Top 3 Drivers of Cashflow for Breweries and Taprooms

Starting and running a brewery with a taproom can be an exhilarating venture, whether you’re new to the business or have been brewing for years. However, ensuring the financial health and sustainability of your operation is crucial. This blog post explores the top three drivers of cash flow from operations: profitability, inventory management, and accounts payable management. By focusing on these areas, you can maintain a steady cash flow and keep your brewery thriving. Cash is king and we’ll show you how to make the most of it.

Good brewery profit margin


Profitability is the backbone of any successful business, and your brewery is no different. All cash flow analysis starts with profitability. Essentially, it is your business model that will determine part of your cash flow strategy.

Here are some strategies to enhance profitability:

  1. Pricing Strategy
  • Evaluate Costs: Regularly review your production costs to set competitive yet profitable pricing. This isn’t to say to set your prices based on your costs, but this will help you identify items that either have low profits and should be scrapped or items with high profits that aren’t moving well, indicating a price adjustment is needed.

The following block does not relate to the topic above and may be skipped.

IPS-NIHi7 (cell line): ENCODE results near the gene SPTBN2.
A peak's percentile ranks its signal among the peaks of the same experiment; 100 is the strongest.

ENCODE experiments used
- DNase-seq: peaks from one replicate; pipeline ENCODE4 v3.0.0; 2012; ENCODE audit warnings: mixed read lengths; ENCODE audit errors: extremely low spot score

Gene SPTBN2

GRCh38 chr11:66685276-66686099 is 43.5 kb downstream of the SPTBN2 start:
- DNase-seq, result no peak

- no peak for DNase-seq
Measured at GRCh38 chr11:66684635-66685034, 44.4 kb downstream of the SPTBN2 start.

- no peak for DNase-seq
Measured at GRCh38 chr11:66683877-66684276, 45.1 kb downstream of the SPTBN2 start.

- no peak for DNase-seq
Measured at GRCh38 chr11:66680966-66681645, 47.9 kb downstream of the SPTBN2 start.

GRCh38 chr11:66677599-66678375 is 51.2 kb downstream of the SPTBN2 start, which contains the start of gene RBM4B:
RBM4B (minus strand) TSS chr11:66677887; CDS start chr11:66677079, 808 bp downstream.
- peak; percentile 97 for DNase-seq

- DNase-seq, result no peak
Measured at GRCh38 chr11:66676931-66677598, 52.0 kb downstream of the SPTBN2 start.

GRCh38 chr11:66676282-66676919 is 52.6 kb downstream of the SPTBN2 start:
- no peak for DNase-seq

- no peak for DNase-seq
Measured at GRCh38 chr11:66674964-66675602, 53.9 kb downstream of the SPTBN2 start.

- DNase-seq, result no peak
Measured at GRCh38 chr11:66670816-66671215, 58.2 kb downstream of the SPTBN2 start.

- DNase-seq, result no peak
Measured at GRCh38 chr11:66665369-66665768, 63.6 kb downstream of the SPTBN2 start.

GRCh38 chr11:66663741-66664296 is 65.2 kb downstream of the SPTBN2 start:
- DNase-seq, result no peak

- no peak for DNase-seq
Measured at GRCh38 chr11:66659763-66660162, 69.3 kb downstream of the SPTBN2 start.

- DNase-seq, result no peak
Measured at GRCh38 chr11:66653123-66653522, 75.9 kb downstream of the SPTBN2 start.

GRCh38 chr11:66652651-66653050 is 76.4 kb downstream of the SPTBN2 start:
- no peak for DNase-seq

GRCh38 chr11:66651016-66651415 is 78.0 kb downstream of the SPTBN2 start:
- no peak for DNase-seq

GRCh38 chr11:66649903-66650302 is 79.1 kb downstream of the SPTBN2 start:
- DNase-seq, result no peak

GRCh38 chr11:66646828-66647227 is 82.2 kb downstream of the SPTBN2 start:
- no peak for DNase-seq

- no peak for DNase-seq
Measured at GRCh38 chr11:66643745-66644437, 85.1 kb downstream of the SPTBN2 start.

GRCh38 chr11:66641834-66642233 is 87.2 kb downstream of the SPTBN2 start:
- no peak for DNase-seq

• Market Research: Understand your target market and adjust prices to balance customer expectations and profit margins. This will have a lot of facets, from how your competition is pricing to how your value-added benefits impact your target market. Value-added benefits include the overall taproom experience (i.e., “vibe”), how interactive your servers are with guests and the overall quality of the food and beer you serve. Value-added benefits allow you to charge a higher price than your competition if you are differentiated enough from them.
  1. Cost Control
  • Monitor Expenses: Keep a close eye on both fixed and variable costs. Look for opportunities to cut unnecessary expenses without compromising quality. We have an excellent blog post about this, which can be found here